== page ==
Who speaks for the corporation? A Hobbesian theory of managerial authority and shareholder responsibility

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Abstract

From where does management acquire its authority to act in the name of the corporation? The orthodoxy that shareholders alone authorise management is frequently criticised for treating the corporation as the property of shareholders, rather than as a distinct legal person in its own right (Ciepley, 2013; Deakin, 2012; Robé, 2011; Stout, 2012). However, Hobbes’s theory of incorporation in Leviathan shows this influential critique of shareholder primacy to rest on a non-sequitur. It does not follow from the (correct) observation that the corporation is a legal person to the conclusion that its interests are distinct from those of shareholders. Just as individuals become citizens of a state when they authorise a sovereign, shareholders are incorporated when they authorise a representative assembly to act in their interests. Shareholders thereby form a single corporate person and are ultimately responsible for whatever is done in their corporate name.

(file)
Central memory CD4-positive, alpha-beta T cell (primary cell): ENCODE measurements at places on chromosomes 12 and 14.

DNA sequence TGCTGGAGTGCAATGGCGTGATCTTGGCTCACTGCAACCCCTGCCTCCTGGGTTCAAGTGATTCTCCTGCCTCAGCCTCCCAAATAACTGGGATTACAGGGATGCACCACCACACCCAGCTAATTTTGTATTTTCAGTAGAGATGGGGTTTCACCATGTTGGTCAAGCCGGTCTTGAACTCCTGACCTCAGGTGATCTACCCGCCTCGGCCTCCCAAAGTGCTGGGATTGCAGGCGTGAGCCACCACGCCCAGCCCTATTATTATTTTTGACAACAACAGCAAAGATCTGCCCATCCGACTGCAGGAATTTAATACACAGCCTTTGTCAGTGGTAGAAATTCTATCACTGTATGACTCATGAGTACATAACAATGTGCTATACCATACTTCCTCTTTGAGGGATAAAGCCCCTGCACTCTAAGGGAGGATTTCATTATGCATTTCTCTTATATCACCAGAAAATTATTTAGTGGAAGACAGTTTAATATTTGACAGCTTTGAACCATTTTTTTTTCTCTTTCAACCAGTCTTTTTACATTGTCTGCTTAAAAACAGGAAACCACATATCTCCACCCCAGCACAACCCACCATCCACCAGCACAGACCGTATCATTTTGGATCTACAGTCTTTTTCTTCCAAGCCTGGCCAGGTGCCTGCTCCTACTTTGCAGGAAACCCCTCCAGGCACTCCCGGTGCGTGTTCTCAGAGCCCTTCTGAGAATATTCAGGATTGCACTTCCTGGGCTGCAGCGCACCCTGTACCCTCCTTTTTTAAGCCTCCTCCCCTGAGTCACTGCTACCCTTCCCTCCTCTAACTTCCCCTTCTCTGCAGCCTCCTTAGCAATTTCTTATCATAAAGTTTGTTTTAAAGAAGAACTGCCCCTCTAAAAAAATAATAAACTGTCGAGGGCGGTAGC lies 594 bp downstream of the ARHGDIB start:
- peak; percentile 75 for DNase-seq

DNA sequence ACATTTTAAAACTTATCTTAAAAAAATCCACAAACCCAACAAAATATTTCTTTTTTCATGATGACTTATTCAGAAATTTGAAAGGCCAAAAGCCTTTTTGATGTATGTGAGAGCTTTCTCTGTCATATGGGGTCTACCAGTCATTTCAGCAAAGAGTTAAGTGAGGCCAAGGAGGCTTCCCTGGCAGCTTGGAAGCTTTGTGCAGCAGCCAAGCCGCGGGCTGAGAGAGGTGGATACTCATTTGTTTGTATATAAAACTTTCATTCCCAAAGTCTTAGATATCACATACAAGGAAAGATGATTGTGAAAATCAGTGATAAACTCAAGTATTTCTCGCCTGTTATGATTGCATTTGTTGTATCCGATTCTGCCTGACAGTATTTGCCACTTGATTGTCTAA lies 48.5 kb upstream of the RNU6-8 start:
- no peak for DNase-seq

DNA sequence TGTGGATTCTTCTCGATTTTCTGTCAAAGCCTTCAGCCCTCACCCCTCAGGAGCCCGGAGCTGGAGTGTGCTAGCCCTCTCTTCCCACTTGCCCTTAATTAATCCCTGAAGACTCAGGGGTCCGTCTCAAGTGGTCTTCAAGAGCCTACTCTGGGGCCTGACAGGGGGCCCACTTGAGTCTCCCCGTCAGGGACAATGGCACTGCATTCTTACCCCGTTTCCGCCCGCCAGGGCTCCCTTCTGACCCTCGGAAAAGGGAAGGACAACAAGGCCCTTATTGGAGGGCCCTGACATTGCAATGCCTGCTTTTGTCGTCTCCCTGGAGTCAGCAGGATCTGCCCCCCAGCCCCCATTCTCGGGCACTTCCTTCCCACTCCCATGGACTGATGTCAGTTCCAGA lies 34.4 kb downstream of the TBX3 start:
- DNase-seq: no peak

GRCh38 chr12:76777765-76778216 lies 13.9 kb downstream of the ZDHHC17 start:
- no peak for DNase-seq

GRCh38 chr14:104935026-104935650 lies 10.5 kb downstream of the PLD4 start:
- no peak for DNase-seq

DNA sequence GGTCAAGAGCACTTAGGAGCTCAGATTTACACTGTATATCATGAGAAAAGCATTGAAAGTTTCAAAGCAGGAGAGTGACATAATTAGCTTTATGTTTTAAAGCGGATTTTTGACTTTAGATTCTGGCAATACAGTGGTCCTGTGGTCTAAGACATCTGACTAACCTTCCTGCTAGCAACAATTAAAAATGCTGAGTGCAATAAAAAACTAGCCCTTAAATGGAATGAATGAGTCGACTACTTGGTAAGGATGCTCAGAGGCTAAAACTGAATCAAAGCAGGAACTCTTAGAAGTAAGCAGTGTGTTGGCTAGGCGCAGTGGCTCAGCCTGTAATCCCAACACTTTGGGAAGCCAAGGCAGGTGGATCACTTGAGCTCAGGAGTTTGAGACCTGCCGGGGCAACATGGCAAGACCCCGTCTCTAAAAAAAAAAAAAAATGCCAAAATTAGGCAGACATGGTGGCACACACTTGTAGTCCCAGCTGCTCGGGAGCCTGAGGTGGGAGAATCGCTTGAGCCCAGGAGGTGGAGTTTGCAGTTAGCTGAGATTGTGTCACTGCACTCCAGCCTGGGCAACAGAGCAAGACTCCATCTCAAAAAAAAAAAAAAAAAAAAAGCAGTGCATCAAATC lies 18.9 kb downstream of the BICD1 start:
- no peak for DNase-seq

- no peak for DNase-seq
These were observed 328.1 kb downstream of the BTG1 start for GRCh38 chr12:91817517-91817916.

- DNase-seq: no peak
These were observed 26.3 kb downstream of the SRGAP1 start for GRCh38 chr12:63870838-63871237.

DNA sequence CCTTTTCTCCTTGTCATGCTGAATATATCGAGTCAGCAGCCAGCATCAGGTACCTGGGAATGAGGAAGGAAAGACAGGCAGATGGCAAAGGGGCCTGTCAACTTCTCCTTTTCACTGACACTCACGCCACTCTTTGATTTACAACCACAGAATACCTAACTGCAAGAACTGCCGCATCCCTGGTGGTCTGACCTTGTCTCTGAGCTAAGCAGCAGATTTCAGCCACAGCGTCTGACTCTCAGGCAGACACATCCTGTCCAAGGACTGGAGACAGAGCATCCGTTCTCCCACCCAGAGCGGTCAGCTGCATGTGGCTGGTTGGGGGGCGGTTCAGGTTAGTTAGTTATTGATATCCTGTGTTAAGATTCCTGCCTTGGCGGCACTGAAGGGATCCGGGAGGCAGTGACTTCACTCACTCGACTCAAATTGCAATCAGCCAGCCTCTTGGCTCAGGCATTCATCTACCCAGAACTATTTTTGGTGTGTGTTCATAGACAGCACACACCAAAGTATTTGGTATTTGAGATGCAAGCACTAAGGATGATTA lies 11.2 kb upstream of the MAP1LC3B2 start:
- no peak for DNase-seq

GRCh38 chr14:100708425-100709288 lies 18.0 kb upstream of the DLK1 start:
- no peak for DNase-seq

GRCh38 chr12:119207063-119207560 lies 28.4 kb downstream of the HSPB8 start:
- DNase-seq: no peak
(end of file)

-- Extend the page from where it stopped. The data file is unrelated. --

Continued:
Original languageEnglish
Number of pages46
JournalBusiness Ethics Quarterly
Publication statusAccepted/In press - 25 May 2024

Keywords

  • Hobbes, Thomas
  • Authority
  • Representation
  • Corporate personhood
  • Shareholder primacy
  • Shareholder responsibility

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